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26th September 2013
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Page 28, 26th September 2013 — YOUR VIEWS ON FAIRFUELUK
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What do UK hauliers think of FairFuelUK's continuing fight against high fuel prices? Words: Robin Meczes

Since January 2011 p there has been a new kid on the block in terms of the campaign against the UK's high rates of fuel duty: FairFuelUK headed by former haulier Peter Carroll and fronted by well-known motoring journalist Quentin Willson. In bringing the matter of fuel duty to the attention of the general public and national media so successfully since its formation,I,I,UK has undoubtedly raised awareness of the issue and put

greater pressure on our policymakers.

Its petition on fuel duty — begun initially with a target of 100,000 signatures to force a parliamentary debate — now has more than 370,000 names on it, and the campaign is widely credited with helping to achieve the repeated freezes in fuel duty announced by the Treasury in the past few years (see box).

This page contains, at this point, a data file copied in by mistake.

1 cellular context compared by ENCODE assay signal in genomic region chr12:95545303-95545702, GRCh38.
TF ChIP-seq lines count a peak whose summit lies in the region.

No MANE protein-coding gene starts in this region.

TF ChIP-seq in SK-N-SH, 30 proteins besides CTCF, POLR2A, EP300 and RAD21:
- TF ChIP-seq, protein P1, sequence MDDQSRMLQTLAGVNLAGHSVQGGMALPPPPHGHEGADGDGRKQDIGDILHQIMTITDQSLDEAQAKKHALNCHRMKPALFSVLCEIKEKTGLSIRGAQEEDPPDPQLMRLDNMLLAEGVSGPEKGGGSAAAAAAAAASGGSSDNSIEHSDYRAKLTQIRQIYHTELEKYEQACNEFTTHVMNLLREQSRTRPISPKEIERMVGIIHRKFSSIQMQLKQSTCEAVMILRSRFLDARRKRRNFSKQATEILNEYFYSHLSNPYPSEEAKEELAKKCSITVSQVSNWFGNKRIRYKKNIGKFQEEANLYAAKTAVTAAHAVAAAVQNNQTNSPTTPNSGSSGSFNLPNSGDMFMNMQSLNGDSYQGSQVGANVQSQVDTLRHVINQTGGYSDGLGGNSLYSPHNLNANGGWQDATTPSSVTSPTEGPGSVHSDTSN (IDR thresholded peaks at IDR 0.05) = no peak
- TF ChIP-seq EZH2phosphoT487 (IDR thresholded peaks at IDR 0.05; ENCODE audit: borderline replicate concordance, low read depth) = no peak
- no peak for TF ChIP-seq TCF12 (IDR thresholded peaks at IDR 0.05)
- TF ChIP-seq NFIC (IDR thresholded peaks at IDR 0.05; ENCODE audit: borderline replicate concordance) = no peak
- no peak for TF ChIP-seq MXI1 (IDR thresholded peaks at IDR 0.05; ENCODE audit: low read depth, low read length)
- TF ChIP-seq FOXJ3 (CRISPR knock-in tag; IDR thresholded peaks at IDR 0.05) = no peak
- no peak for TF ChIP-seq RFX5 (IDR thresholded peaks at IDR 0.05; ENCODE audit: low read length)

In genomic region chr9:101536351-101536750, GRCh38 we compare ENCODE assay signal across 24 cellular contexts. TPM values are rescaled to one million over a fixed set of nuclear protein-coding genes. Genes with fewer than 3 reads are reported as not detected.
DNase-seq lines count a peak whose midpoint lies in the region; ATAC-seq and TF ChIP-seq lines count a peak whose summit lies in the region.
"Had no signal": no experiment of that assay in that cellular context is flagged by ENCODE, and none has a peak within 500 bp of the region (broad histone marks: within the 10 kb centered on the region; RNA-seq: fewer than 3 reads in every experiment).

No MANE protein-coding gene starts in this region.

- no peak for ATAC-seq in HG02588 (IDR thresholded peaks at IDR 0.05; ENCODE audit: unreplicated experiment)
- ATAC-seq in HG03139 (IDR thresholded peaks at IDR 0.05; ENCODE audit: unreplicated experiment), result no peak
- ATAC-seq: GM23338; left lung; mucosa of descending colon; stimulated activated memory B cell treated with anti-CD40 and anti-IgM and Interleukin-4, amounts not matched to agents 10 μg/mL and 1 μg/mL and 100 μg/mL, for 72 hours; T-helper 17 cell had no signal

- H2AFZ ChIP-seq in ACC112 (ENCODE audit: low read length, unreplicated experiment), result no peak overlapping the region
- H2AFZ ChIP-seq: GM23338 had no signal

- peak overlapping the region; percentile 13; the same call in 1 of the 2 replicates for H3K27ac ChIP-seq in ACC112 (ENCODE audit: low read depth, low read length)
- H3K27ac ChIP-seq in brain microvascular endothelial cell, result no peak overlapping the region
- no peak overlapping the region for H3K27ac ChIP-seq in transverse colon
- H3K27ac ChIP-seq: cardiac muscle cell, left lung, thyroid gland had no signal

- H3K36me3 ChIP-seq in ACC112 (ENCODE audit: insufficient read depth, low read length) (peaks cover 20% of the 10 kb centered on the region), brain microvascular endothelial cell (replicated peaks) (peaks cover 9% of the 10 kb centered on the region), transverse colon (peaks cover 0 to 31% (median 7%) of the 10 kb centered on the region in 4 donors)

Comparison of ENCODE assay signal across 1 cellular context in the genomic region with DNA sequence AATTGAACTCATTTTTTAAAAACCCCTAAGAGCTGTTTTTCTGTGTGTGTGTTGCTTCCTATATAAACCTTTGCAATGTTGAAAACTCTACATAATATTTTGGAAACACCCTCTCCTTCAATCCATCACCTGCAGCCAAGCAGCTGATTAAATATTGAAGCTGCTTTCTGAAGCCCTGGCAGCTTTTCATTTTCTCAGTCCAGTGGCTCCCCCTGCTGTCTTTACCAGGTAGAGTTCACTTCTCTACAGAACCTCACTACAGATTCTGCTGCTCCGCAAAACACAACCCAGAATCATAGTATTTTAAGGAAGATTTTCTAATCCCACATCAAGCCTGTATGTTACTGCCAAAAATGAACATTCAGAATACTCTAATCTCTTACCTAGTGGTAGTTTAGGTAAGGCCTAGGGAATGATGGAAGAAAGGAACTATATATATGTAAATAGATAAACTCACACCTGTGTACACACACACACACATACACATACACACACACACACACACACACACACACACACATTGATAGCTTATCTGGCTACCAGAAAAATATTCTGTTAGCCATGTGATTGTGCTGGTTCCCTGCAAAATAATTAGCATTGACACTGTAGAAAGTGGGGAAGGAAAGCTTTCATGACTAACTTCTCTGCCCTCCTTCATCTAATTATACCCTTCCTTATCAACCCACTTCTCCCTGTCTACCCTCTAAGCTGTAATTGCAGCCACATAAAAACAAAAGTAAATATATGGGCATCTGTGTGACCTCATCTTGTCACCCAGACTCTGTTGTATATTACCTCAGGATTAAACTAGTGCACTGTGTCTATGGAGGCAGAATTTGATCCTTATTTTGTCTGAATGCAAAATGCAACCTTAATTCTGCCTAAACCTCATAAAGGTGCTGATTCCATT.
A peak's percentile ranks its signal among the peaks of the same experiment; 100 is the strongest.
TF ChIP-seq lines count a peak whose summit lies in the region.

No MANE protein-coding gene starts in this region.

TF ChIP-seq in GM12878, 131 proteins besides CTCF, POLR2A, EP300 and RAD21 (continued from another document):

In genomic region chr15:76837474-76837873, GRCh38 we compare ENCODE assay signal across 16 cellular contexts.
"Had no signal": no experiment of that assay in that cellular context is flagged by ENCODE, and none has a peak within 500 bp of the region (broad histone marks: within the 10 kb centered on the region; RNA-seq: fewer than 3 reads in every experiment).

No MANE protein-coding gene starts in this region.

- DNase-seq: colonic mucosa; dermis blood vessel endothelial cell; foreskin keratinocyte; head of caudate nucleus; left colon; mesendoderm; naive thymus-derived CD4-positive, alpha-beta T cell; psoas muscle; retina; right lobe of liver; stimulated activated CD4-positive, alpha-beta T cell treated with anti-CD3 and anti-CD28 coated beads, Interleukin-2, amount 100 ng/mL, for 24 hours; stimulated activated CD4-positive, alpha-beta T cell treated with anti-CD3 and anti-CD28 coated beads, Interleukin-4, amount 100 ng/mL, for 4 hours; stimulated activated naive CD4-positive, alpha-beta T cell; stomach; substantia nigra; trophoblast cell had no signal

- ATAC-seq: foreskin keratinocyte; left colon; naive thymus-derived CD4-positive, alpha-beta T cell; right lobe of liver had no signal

Some even fee11,1,UK's early campaigning efforts were behind the surprise 1ppl cut in fuel duty announced in the March 2011 Budget — though how much it can really have contributed to this just a few weeks into its new campaign is, perhaps, a moot point.

1,I,UK continues to spearhead the fight against high fuel duty in the UK with the blessing of the road transport sector's trade associations, the Road Haulage Association (RHA) and the Freight Transport Association (FTA), both of which have backed it financially from the outset.

So what do RHA members really think about1,I,UK's progress so far? And what about its chances of securing further gains from the Treasury in future?

"They've done a good job," says lain Mays, MD of Horley Services Group. "No one's ever going to achieve enough, but they've raised the profile, which has helped."